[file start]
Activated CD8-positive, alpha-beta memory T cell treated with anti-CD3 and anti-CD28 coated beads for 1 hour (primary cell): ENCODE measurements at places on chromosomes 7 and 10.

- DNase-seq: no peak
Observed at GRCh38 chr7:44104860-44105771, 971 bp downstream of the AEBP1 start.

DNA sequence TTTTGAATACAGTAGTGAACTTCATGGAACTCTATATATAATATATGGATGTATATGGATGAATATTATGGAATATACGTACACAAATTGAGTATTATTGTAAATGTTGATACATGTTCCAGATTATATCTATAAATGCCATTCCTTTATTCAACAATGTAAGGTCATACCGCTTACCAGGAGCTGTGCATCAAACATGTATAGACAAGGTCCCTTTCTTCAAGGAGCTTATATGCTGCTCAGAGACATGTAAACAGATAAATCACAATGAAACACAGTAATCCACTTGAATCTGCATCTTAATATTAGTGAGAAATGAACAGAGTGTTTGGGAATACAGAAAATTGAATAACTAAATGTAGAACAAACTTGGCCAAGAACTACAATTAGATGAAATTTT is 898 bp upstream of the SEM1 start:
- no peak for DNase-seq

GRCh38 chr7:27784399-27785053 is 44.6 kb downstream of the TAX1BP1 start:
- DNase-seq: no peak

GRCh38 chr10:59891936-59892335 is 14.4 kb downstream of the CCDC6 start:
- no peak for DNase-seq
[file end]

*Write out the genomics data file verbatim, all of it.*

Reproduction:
Activated CD8-positive, alpha-beta memory T cell treated with anti-CD3 and anti-CD28 coated beads for 1 hour (primary cell): ENCODE measurements at places on chromosomes 7 and 10.

- DNase-seq: no peak
Observed at GRCh38 chr7:44104860-44105771, 971 bp downstream of the AEBP1 start.

DNA sequence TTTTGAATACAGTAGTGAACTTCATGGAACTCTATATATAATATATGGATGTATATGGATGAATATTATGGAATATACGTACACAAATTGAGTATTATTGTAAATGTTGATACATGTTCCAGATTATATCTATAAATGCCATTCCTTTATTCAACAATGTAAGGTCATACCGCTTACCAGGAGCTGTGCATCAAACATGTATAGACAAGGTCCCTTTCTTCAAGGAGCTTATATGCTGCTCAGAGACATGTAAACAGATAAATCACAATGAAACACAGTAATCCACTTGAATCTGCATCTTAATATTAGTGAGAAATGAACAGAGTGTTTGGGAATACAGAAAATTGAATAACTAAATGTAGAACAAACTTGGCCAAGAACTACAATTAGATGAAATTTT is 898 bp upstream of the SEM1 start:
- no peak for DNase-seq

GRCh38 chr7:27784399-27785053 is 44.6 kb downstream of the TAX1BP1 start:
- DNase-seq: no peak

GRCh38 chr10:59891936-59892335 is 14.4 kb downstream of the CCDC6 start:
- no peak for DNase-seq